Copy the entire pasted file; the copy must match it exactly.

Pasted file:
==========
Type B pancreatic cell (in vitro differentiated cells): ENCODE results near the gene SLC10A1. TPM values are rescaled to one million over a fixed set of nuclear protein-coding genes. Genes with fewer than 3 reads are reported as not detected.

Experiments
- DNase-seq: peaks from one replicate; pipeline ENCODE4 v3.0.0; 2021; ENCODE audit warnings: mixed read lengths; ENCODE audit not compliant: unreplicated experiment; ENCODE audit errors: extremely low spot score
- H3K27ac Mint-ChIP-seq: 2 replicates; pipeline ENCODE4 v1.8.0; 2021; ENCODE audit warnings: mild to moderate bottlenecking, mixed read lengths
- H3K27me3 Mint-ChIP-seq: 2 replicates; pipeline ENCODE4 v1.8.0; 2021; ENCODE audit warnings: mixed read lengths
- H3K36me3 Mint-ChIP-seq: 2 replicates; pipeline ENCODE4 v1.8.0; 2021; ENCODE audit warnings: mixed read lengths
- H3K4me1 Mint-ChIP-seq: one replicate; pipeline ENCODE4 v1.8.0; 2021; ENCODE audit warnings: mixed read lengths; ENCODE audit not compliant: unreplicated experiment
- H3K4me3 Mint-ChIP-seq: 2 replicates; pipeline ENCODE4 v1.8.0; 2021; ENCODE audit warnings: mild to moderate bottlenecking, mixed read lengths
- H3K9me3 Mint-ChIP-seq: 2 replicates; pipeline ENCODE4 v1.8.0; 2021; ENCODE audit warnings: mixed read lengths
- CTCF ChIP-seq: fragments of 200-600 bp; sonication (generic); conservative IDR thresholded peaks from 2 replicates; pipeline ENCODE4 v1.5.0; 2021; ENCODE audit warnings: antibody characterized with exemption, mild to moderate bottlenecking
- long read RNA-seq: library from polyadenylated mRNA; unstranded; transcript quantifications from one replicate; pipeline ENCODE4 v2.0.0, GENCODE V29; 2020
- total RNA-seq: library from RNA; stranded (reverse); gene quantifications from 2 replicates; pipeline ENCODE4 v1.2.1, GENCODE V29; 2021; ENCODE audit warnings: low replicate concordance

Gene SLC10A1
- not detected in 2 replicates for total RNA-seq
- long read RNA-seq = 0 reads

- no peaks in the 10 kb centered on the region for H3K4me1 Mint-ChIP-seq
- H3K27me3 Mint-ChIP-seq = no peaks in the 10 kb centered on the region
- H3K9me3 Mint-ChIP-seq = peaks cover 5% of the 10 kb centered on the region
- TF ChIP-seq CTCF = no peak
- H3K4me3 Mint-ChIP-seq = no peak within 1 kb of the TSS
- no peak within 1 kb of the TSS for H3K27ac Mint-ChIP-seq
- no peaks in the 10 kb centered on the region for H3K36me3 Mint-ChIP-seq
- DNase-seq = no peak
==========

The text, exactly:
Type B pancreatic cell (in vitro differentiated cells): ENCODE results near the gene SLC10A1. TPM values are rescaled to one million over a fixed set of nuclear protein-coding genes. Genes with fewer than 3 reads are reported as not detected.

Experiments
- DNase-seq: peaks from one replicate; pipeline ENCODE4 v3.0.0; 2021; ENCODE audit warnings: mixed read lengths; ENCODE audit not compliant: unreplicated experiment; ENCODE audit errors: extremely low spot score
- H3K27ac Mint-ChIP-seq: 2 replicates; pipeline ENCODE4 v1.8.0; 2021; ENCODE audit warnings: mild to moderate bottlenecking, mixed read lengths
- H3K27me3 Mint-ChIP-seq: 2 replicates; pipeline ENCODE4 v1.8.0; 2021; ENCODE audit warnings: mixed read lengths
- H3K36me3 Mint-ChIP-seq: 2 replicates; pipeline ENCODE4 v1.8.0; 2021; ENCODE audit warnings: mixed read lengths
- H3K4me1 Mint-ChIP-seq: one replicate; pipeline ENCODE4 v1.8.0; 2021; ENCODE audit warnings: mixed read lengths; ENCODE audit not compliant: unreplicated experiment
- H3K4me3 Mint-ChIP-seq: 2 replicates; pipeline ENCODE4 v1.8.0; 2021; ENCODE audit warnings: mild to moderate bottlenecking, mixed read lengths
- H3K9me3 Mint-ChIP-seq: 2 replicates; pipeline ENCODE4 v1.8.0; 2021; ENCODE audit warnings: mixed read lengths
- CTCF ChIP-seq: fragments of 200-600 bp; sonication (generic); conservative IDR thresholded peaks from 2 replicates; pipeline ENCODE4 v1.5.0; 2021; ENCODE audit warnings: antibody characterized with exemption, mild to moderate bottlenecking
- long read RNA-seq: library from polyadenylated mRNA; unstranded; transcript quantifications from one replicate; pipeline ENCODE4 v2.0.0, GENCODE V29; 2020
- total RNA-seq: library from RNA; stranded (reverse); gene quantifications from 2 replicates; pipeline ENCODE4 v1.2.1, GENCODE V29; 2021; ENCODE audit warnings: low replicate concordance

Gene SLC10A1
- not detected in 2 replicates for total RNA-seq
- long read RNA-seq = 0 reads

- no peaks in the 10 kb centered on the region for H3K4me1 Mint-ChIP-seq
- H3K27me3 Mint-ChIP-seq = no peaks in the 10 kb centered on the region
- H3K9me3 Mint-ChIP-seq = peaks cover 5% of the 10 kb centered on the region
- TF ChIP-seq CTCF = no peak
- H3K4me3 Mint-ChIP-seq = no peak within 1 kb of the TSS
- no peak within 1 kb of the TSS for H3K27ac Mint-ChIP-seq
- no peaks in the 10 kb centered on the region for H3K36me3 Mint-ChIP-seq
- DNase-seq = no peak